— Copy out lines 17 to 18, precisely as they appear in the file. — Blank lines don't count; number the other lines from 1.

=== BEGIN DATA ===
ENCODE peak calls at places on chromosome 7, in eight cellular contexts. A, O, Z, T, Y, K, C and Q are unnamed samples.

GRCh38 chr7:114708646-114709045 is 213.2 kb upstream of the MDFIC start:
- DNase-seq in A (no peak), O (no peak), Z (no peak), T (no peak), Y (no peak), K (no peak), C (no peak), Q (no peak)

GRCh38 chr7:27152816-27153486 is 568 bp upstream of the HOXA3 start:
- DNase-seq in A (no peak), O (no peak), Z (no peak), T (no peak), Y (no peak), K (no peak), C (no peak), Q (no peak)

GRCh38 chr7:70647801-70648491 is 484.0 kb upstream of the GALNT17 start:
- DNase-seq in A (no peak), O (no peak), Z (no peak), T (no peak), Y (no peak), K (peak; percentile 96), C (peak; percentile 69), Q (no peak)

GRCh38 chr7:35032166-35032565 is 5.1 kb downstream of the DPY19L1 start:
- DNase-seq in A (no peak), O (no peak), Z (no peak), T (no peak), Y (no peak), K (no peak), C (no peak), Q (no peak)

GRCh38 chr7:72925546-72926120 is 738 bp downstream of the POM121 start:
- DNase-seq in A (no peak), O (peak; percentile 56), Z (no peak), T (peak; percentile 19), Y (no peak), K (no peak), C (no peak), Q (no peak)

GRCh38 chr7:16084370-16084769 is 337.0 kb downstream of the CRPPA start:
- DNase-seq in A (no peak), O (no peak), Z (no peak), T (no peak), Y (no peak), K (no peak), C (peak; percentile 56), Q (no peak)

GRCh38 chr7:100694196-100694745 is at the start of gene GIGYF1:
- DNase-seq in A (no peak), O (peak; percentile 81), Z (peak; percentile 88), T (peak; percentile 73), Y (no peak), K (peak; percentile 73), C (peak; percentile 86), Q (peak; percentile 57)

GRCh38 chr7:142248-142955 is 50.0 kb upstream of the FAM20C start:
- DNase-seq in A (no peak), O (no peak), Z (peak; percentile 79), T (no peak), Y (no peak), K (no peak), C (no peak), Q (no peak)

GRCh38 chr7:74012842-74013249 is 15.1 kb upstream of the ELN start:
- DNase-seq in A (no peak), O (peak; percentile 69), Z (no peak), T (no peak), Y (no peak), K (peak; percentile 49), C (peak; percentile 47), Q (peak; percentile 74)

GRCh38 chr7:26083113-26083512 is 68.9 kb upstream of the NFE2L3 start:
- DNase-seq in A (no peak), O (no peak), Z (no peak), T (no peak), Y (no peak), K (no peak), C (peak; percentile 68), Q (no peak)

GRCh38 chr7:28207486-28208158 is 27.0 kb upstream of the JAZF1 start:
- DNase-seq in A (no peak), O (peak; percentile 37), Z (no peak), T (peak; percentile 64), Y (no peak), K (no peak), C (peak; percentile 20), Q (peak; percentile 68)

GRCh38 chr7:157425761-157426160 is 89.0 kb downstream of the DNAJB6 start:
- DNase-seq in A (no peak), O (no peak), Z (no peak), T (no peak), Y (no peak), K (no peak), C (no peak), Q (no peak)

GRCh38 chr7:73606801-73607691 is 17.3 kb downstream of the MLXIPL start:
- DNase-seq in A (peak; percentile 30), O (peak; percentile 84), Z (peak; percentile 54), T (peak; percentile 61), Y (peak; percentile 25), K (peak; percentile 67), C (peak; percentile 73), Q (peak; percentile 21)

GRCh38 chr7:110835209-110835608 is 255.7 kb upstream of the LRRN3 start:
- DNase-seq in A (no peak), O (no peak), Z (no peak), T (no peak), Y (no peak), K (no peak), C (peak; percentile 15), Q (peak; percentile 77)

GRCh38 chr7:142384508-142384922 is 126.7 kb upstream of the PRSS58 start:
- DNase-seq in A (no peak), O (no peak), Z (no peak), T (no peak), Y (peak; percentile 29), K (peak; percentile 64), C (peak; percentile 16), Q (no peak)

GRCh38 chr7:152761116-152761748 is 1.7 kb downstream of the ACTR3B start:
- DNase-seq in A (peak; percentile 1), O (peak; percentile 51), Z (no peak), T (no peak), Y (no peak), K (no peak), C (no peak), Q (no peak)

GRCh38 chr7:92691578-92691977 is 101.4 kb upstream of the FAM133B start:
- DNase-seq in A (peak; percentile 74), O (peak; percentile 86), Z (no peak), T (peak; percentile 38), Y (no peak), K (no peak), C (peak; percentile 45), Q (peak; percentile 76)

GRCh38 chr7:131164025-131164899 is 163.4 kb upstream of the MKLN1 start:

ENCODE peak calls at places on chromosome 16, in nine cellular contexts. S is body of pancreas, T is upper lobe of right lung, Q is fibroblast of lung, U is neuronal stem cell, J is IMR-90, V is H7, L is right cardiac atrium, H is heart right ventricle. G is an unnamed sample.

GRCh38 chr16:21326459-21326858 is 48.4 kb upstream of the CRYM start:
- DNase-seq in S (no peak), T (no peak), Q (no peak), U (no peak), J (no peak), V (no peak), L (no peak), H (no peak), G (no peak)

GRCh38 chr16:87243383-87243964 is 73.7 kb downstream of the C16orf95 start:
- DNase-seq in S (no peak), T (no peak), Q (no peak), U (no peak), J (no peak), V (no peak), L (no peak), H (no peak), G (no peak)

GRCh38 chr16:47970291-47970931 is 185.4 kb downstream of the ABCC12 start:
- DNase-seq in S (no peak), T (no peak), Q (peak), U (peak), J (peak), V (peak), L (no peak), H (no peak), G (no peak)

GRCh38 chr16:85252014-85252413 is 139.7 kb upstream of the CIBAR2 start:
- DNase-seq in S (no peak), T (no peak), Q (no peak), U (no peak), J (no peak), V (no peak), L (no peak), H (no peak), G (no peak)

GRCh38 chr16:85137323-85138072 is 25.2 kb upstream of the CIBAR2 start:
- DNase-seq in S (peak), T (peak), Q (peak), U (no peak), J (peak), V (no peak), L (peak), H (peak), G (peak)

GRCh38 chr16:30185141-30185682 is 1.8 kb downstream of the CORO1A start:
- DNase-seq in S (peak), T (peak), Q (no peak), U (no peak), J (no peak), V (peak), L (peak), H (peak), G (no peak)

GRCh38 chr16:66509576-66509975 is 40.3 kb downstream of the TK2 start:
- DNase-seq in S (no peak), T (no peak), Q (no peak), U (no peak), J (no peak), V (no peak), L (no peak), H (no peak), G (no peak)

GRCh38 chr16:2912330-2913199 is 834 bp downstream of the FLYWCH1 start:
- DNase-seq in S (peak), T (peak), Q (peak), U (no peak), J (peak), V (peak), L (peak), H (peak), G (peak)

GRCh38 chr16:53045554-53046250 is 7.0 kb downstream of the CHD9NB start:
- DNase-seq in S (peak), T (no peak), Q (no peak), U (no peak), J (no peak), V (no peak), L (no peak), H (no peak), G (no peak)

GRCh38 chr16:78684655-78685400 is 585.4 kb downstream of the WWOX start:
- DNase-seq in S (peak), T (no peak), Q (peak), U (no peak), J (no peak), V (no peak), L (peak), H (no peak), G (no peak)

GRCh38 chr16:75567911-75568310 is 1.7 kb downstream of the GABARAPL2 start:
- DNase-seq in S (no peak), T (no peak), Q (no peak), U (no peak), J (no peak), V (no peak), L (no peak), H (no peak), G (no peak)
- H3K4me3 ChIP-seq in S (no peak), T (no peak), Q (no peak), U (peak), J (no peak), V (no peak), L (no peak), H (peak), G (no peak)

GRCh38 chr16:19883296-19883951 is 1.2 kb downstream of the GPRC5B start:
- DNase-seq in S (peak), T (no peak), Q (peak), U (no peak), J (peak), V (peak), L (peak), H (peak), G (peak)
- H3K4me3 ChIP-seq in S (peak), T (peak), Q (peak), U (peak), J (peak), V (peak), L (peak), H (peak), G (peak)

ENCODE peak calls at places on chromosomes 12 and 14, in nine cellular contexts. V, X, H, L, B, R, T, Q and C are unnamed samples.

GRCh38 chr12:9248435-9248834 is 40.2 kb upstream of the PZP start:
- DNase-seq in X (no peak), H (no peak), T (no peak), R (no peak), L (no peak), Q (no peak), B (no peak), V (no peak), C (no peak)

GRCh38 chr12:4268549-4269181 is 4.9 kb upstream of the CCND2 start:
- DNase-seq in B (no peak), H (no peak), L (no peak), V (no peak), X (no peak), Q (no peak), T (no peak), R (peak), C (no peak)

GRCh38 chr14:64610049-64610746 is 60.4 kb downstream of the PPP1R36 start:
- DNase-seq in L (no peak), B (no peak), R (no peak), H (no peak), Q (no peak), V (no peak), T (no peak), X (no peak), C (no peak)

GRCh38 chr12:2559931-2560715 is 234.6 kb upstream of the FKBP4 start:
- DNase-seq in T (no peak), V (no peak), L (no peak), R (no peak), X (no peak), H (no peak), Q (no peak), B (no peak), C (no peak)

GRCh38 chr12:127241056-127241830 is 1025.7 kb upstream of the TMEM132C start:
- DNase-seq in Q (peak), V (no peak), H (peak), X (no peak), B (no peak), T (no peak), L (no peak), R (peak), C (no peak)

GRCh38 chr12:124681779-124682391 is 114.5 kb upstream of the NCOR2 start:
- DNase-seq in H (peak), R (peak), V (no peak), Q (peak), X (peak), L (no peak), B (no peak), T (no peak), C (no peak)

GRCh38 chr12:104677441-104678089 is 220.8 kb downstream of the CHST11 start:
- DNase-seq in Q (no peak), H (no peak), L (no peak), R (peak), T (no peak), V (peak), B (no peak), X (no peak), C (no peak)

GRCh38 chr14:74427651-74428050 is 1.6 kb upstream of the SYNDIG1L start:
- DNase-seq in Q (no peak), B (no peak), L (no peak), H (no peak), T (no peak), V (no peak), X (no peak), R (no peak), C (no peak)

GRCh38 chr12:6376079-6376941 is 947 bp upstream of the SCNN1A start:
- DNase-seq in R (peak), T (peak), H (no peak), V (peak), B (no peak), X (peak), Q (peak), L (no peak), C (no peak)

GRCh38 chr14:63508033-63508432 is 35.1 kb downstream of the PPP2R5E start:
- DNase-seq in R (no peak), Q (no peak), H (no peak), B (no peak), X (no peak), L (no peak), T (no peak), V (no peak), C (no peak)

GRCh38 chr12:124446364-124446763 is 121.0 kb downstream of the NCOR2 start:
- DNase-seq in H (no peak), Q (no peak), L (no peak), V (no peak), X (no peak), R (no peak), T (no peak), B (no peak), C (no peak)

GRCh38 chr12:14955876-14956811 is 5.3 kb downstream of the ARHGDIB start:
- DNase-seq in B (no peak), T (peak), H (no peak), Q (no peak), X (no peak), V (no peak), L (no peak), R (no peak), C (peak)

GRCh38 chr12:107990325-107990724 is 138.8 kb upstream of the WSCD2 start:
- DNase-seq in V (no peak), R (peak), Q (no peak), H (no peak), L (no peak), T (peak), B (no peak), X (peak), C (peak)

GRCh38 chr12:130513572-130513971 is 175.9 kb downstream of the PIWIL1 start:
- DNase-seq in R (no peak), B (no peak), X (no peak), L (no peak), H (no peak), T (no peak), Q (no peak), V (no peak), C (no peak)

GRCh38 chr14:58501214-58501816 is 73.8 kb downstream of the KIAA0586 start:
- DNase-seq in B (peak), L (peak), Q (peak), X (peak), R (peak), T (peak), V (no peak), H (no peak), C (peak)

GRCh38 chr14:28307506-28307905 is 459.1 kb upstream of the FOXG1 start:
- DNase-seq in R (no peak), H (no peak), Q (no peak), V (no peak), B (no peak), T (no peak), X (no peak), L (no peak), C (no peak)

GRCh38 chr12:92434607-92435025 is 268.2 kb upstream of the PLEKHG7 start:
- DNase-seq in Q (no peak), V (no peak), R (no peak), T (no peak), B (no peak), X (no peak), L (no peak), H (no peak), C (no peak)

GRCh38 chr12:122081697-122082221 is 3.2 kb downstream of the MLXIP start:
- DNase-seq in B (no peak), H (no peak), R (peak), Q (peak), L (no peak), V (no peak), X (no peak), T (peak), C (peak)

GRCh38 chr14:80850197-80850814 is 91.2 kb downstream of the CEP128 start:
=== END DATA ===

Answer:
- DNase-seq in A (no peak), O (no peak), Z (peak; percentile 79), T (no peak), Y (no peak), K (no peak), C (no peak), Q (no peak)

GRCh38 chr7:74012842-74013249 is 15.1 kb upstream of the ELN start: